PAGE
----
Gemma Hartley, freelance stay at home blogger and mom, penned an article that went viral in September 2017 titled, Women Aren’t Nags — We’re Just Fed Up, under the category gender equality. If you don’t feel like reading the whole thing, here’s a succinct summary: Upper-middle and upper class white women — we have it rough!
As best I can tell, Gemma seems to be trying to avoid the guilt, frustration and resentment she feels for what she experiences as the drudgery of motherhood and stay at home parenthood. She does this by misapplying spurious theories from spurious academic departments at fourth tier universities, claiming her “trials and tribulations” are a form of gender inequality.
Additionally, she claims it’s a heretofore undiagnosed psychological phenomenon, “emotional labor.” As Gemma describes her husband as “a good man and feminist ally,” one presumes the decision to stay home and be unemployed-underemployed was her choice and his financial responsibility.
Harper’s Bazaar published the piece. Wikipedia describes Harper’s as:
. . . an American women’s fashion magazine, first published in 1867. Harper’s Bazaar is published by Hearst and, as a magazine, considers itself to be the style resource for ‘women who are the first to buy the best, from casual to couture.’ Aimed at members of the upper-middle and upper classes, Bazaar assembles photographers, artists, designers and writers to deliver perspectives into the world of fashion, beauty and popular culture on a monthly basis.”
Harper’s is hardly a publication for the oppressed masses, or at least what most consider oppression. It’s a high end fashion magazine that advertises consumer goods the average person can’t afford.
Gemma’s article begins with a serious complaint, so ACLU take note. She asked her full-time employed outside the home husband to gift her with a house cleaning service for Mother’s Day. Part of the gift request was that husband do the legwork and vetting of procuring a maid. Not only does Gemma want to do less housework, she didn’t want to do the work of finding a maid to do the housework for her. She claimed the emotional exertion or “emotional labor” of asking friends for maid referrals, calling housekeeping agencies, checking references and interviewing the potential maid would be too exhausting.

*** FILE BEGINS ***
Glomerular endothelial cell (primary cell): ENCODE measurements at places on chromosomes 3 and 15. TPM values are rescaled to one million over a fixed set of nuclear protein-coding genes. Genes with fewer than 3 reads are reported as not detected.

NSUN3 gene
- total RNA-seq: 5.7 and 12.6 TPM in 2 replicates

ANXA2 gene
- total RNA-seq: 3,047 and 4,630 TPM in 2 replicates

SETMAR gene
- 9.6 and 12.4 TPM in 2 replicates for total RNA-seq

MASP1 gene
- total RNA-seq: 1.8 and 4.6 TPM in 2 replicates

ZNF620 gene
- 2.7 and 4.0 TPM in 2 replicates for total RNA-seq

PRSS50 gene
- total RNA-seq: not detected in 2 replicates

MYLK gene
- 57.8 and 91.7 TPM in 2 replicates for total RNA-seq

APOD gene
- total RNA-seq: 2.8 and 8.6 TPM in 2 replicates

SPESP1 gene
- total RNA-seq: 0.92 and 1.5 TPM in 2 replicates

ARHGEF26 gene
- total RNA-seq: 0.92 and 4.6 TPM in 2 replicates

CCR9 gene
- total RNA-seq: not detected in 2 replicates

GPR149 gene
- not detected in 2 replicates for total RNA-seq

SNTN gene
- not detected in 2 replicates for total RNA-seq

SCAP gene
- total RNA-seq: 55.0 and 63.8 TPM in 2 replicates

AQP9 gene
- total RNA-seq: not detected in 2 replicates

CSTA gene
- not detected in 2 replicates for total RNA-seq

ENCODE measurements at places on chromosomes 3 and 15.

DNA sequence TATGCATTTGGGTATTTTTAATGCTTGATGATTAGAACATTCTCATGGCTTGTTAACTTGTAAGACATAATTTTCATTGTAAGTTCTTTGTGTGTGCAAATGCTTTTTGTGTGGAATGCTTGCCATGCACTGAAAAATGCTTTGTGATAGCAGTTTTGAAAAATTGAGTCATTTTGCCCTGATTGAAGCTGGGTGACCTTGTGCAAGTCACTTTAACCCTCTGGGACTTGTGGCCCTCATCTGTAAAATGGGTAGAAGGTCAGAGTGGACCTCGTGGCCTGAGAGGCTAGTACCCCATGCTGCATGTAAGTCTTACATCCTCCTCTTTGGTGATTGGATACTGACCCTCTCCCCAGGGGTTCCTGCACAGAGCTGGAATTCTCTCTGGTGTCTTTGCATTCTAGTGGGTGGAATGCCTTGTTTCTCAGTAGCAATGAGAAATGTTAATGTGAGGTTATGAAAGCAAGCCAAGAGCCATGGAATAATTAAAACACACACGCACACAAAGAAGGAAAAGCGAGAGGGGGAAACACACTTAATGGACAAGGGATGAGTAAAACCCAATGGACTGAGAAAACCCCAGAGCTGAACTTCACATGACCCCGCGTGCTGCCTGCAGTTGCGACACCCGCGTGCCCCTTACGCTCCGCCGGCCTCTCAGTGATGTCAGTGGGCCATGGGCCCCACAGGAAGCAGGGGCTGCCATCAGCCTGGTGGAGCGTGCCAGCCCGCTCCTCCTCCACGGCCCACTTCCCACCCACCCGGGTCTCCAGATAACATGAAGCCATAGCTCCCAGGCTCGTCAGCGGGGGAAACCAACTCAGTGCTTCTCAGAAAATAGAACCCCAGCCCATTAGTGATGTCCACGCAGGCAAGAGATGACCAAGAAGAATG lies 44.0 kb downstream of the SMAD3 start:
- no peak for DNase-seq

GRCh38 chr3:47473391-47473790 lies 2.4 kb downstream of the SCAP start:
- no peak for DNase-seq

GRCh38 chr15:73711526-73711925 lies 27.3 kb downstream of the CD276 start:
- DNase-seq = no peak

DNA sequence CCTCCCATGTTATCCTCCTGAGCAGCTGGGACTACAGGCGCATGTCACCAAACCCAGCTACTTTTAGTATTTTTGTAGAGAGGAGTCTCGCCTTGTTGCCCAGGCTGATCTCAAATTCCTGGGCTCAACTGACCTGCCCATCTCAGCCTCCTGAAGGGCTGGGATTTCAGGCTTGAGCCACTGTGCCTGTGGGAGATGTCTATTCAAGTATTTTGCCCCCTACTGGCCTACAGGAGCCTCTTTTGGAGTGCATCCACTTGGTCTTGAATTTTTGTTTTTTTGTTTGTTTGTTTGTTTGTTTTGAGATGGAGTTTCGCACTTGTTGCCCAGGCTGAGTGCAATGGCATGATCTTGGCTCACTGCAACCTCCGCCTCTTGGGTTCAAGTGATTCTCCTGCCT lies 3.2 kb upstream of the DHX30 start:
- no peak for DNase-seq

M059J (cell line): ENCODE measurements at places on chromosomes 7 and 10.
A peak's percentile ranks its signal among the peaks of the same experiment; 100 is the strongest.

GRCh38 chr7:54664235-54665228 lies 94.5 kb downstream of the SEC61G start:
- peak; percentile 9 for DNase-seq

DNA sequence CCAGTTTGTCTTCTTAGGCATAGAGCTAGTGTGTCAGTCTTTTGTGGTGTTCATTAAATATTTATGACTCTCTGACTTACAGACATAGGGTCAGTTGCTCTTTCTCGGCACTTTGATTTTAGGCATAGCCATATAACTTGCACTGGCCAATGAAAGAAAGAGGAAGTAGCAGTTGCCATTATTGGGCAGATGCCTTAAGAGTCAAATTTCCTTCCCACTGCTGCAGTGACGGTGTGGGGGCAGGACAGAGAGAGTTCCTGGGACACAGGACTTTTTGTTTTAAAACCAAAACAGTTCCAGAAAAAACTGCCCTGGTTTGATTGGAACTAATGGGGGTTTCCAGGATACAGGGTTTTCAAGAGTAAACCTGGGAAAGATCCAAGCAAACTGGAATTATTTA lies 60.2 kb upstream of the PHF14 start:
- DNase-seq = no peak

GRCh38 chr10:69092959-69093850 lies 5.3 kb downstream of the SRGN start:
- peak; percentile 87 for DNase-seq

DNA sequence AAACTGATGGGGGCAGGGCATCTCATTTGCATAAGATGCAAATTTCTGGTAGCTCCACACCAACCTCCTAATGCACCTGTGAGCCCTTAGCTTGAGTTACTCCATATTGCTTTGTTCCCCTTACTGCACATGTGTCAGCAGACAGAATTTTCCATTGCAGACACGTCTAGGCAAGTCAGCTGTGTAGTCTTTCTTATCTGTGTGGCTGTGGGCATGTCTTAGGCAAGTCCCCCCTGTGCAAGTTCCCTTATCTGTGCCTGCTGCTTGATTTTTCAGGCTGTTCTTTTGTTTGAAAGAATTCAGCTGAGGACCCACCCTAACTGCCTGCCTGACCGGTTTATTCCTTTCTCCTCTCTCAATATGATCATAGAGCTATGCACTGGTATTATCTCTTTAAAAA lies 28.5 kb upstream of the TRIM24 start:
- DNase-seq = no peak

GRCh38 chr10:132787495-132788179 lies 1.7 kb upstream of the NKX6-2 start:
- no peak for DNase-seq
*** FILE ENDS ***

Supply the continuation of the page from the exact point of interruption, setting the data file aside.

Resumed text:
Since Gemma would likely be the one supervising the maid, wouldn’t it make more sense for her to find someone she likes and trusts? Unless she expected husband to manage that from his job, too? She also said looking for and hiring a maid herself would make her feel guilty about the added expense of farming out the work she elected to do when she chose to be a stay at home parent. As Gemma
controls manages the family finances, I’m not sure how she’d avoid seeing that expense indefinitely, but emotional reasoning.
What I wanted was for him to ask friends on Facebook for a recommendation, call four or five more services, do the emotional labor I would have done if the job had fallen to me. I had wanted to hire out deep cleaning for a while, especially since my freelance work had picked up considerably. The reason I hadn’t done it yet was part guilt over not doing my housework, and an even larger part of not wanting to deal with the work of hiring a service. I knew exactly how exhausting it was going to be. That’s why I asked my husband to do it as a gift.
Why ask friends on social media? So all their friends can see how much her husband loves, dotes on and worships her? So it would look like his idea instead of something she put him up to? To avoid not appearing to be unhappy and struggling as super stay at home mom, wife and freelance writer? Why not do it offline instead of publicly on Facebook?
This seems to be what Gemma and Dr. Michele Ramsey, Associate Professor of Communication Arts and Sciences at Penn State Berks, call emotional labor:
I really want a pizza, but, oh dear, then I’d have to get my phone, call Parenti’s Pizza Parlor, think about what I want, place the order, decide on a form of payment, wait for it to be delivered, answer the door and pay the delivery person. Then there’s the whole rigamarole of plating it, napkins, Chianti or water? Do I have to think about doing all the work myself!?! Why doesn’t husband realize I don’t want to cook, don’t want to even think about cooking and just know that I want him to order a pizza for me? I’ll probably have to tell him what I want on it, too. I’m so sick and tired of men getting a pass from the patriarchy. No one knows the private emotional torment I suffer. Extra cheese, dammit, extra cheese, hold the anchovies!!!
Dr. Ramsey states, “The gendered assumption is that ‘men are the problem solvers because women are too emotional, but who is really solving the bulk of the world’s problems at home and in the office?” Ramsey’s statements are every bit as sexist as if an Alt-Right person claimed the same thing, but reversed the genders. Let’s be real, Gemma isn’t solving any problems. She’s whingeing about her very white lady “problems.”
Furthermore, Dr. Ramsey is wrong. Emotional labor is an actual thing, but it’s not what she claims it is. According to Wikipedia: